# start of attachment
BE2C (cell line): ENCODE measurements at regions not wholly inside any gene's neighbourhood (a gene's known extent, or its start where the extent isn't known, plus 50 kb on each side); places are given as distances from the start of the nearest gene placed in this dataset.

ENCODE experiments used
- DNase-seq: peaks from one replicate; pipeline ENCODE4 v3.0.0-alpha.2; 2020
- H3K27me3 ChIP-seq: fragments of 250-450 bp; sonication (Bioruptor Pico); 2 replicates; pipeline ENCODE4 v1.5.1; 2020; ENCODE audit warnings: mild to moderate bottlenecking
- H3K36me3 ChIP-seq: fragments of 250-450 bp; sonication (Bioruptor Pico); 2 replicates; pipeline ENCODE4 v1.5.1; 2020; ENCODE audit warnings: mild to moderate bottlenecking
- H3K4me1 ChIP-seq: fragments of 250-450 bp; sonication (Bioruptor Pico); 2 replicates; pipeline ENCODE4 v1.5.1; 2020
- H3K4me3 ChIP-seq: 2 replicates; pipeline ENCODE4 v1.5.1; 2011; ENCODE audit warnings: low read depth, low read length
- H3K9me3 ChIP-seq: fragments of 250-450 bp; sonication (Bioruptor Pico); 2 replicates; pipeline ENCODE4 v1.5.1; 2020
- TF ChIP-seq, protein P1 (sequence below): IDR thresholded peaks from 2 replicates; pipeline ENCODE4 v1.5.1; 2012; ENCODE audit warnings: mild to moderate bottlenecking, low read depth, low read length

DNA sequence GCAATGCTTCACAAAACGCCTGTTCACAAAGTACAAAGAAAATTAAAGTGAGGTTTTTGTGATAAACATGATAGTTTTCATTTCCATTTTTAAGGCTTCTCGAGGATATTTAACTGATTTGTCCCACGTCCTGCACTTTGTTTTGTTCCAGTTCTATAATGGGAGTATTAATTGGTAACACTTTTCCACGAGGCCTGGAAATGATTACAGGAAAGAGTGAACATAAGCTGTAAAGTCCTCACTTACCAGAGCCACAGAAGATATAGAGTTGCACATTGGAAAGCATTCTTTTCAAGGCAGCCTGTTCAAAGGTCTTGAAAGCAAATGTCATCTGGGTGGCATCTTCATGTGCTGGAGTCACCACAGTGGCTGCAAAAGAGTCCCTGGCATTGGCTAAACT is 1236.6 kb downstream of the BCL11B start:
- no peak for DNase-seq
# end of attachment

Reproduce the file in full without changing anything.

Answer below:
BE2C (cell line): ENCODE measurements at regions not wholly inside any gene's neighbourhood (a gene's known extent, or its start where the extent isn't known, plus 50 kb on each side); places are given as distances from the start of the nearest gene placed in this dataset.

ENCODE experiments used
- DNase-seq: peaks from one replicate; pipeline ENCODE4 v3.0.0-alpha.2; 2020
- H3K27me3 ChIP-seq: fragments of 250-450 bp; sonication (Bioruptor Pico); 2 replicates; pipeline ENCODE4 v1.5.1; 2020; ENCODE audit warnings: mild to moderate bottlenecking
- H3K36me3 ChIP-seq: fragments of 250-450 bp; sonication (Bioruptor Pico); 2 replicates; pipeline ENCODE4 v1.5.1; 2020; ENCODE audit warnings: mild to moderate bottlenecking
- H3K4me1 ChIP-seq: fragments of 250-450 bp; sonication (Bioruptor Pico); 2 replicates; pipeline ENCODE4 v1.5.1; 2020
- H3K4me3 ChIP-seq: 2 replicates; pipeline ENCODE4 v1.5.1; 2011; ENCODE audit warnings: low read depth, low read length
- H3K9me3 ChIP-seq: fragments of 250-450 bp; sonication (Bioruptor Pico); 2 replicates; pipeline ENCODE4 v1.5.1; 2020
- TF ChIP-seq, protein P1 (sequence below): IDR thresholded peaks from 2 replicates; pipeline ENCODE4 v1.5.1; 2012; ENCODE audit warnings: mild to moderate bottlenecking, low read depth, low read length

DNA sequence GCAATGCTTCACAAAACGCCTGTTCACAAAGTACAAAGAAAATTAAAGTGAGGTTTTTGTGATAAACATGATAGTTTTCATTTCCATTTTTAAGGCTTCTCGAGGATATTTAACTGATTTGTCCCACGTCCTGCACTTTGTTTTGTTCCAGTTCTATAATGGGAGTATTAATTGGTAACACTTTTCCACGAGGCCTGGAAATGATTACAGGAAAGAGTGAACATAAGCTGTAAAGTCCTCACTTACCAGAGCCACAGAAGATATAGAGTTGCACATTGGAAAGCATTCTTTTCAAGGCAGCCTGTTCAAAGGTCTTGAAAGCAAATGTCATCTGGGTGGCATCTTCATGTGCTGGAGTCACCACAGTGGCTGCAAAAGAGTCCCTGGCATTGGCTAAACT is 1236.6 kb downstream of the BCL11B start:
- no peak for DNase-seq